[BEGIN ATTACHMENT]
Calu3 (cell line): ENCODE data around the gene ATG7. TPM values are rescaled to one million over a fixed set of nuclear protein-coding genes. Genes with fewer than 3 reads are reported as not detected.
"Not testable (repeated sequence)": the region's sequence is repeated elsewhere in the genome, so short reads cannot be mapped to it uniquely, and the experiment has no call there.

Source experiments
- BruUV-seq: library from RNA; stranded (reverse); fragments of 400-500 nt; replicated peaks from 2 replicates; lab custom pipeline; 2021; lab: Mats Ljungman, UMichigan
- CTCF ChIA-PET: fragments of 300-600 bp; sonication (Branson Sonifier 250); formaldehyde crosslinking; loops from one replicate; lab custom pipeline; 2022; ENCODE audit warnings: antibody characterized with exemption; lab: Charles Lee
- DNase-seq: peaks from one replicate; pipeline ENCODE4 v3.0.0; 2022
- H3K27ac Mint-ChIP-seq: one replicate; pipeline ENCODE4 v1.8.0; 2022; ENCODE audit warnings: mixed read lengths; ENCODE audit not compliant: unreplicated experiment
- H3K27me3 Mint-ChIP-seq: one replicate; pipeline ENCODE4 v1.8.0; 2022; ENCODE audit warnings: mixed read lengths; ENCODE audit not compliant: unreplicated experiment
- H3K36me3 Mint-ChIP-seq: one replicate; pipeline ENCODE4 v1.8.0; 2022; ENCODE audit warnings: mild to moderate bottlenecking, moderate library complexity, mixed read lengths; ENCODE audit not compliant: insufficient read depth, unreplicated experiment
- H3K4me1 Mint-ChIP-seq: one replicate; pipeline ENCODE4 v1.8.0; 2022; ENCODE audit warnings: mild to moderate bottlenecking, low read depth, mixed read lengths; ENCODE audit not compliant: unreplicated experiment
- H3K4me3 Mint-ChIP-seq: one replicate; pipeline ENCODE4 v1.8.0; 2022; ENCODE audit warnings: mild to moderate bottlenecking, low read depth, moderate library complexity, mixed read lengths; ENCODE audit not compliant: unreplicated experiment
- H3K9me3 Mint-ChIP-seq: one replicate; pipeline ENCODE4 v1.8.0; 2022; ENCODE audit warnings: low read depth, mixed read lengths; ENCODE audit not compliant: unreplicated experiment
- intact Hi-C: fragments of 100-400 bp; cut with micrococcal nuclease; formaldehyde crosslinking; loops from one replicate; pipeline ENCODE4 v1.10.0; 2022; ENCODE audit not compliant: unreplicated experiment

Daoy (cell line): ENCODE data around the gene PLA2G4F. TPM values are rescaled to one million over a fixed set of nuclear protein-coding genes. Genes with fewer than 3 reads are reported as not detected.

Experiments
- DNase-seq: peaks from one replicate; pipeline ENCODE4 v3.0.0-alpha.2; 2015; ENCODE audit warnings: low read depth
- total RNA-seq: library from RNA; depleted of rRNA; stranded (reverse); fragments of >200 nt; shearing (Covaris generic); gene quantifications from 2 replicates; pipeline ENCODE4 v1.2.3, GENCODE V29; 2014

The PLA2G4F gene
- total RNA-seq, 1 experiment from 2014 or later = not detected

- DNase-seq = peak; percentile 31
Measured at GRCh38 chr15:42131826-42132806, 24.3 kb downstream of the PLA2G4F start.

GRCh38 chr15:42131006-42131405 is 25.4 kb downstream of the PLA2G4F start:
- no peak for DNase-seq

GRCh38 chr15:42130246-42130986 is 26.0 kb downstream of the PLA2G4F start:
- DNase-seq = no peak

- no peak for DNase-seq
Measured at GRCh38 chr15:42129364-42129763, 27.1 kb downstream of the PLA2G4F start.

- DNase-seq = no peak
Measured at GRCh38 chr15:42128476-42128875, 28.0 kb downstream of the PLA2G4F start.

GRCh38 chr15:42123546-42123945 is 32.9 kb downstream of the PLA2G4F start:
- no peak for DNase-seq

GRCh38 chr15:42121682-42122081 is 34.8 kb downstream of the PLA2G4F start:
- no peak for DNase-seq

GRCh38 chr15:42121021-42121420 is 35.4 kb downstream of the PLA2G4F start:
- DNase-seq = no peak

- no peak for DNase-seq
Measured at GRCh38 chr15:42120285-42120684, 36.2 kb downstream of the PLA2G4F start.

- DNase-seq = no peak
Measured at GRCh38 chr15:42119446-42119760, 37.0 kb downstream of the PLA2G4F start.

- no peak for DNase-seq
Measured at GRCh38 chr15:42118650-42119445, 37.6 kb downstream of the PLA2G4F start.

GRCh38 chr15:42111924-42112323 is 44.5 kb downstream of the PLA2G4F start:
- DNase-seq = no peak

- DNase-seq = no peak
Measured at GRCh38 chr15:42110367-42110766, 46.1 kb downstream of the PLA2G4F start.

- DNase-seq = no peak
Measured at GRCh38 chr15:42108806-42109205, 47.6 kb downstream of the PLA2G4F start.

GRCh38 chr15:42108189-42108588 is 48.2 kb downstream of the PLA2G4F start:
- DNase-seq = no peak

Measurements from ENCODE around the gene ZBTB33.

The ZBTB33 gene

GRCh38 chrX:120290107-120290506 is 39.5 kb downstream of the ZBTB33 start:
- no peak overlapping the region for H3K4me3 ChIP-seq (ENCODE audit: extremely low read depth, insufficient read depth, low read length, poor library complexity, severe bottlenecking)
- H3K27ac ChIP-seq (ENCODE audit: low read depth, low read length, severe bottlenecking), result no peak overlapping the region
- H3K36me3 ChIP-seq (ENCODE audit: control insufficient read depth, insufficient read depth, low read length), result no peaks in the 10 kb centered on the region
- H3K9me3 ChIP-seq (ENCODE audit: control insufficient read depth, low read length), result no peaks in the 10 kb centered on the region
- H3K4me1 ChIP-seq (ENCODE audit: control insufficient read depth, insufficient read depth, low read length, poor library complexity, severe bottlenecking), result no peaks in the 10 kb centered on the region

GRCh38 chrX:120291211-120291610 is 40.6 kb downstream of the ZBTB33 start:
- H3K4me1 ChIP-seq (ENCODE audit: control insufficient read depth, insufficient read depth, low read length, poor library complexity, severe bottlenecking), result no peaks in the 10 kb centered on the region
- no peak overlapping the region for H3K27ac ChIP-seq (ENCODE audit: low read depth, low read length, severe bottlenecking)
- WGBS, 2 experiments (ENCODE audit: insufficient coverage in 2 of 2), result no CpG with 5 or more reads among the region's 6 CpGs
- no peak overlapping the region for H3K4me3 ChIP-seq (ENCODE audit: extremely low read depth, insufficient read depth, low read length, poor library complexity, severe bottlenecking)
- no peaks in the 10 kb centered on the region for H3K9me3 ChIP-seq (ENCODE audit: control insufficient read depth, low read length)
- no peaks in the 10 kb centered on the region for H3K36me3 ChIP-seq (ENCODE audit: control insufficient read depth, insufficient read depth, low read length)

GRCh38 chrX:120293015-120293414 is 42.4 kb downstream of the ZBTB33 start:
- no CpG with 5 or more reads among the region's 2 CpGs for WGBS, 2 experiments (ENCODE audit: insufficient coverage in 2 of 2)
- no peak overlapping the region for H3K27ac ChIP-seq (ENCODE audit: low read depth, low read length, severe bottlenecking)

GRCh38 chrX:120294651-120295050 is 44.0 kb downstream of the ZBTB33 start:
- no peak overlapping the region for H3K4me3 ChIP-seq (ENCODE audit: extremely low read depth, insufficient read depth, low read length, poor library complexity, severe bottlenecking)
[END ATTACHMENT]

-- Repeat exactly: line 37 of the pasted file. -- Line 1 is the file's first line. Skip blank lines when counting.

Measured at GRCh38 chr15:42120285-42120684, 36.2 kb downstream of the PLA2G4F start.